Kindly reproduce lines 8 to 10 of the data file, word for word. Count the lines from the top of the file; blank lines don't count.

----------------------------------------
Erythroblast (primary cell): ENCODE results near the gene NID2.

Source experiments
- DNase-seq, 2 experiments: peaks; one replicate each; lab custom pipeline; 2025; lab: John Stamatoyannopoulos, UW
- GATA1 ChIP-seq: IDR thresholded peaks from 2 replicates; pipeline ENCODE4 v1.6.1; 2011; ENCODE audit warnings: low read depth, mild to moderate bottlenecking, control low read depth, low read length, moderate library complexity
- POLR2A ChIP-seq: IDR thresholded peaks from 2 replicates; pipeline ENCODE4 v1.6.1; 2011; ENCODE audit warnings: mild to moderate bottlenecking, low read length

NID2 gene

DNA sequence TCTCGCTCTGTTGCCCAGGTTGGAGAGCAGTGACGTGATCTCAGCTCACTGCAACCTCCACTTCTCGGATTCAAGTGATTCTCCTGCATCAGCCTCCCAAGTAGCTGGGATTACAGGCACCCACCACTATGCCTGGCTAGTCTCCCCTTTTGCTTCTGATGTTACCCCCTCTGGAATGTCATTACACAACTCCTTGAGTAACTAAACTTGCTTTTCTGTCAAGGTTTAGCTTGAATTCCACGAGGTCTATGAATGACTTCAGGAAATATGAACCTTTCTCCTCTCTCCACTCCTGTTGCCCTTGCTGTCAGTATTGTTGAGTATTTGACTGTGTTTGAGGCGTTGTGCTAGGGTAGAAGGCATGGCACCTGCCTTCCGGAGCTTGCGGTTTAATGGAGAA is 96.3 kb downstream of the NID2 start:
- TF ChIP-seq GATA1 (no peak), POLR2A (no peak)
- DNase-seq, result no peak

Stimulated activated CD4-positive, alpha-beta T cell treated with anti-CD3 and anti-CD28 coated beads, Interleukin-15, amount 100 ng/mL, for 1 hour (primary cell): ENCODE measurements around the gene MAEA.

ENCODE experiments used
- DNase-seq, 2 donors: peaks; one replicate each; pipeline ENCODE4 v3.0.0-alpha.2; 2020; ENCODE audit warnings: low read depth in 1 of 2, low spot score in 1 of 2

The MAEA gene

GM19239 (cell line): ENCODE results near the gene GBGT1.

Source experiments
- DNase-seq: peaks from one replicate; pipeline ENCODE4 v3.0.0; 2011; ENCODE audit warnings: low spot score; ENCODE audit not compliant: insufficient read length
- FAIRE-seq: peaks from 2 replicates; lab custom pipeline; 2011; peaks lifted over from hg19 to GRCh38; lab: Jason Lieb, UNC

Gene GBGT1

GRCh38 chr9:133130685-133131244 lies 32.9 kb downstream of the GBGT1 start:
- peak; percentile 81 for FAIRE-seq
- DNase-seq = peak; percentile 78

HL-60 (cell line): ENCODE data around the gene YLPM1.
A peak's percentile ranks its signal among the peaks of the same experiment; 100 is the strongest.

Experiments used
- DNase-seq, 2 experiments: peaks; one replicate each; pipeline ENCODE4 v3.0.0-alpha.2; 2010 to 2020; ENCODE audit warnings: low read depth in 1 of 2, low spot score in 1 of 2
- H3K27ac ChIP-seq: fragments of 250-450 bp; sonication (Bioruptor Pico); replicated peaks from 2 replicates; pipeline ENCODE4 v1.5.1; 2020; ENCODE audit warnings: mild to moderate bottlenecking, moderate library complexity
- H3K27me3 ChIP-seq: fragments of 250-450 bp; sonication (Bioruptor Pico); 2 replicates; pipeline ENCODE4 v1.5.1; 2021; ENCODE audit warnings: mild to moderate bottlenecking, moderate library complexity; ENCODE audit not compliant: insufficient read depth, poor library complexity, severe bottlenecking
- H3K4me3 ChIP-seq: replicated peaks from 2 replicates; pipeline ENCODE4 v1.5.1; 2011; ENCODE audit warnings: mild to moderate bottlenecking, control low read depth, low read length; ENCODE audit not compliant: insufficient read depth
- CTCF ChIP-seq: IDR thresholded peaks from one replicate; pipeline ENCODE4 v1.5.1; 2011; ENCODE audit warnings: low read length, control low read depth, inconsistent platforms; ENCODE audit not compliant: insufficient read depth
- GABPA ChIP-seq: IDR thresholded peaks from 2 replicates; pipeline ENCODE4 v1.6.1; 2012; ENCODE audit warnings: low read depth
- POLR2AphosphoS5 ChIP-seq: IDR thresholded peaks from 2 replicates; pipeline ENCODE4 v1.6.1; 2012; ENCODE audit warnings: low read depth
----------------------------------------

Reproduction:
- TF ChIP-seq GATA1 (no peak), POLR2A (no peak)
- DNase-seq, result no peak

Stimulated activated CD4-positive, alpha-beta T cell treated with anti-CD3 and anti-CD28 coated beads, Interleukin-15, amount 100 ng/mL, for 1 hour (primary cell): ENCODE measurements around the gene MAEA.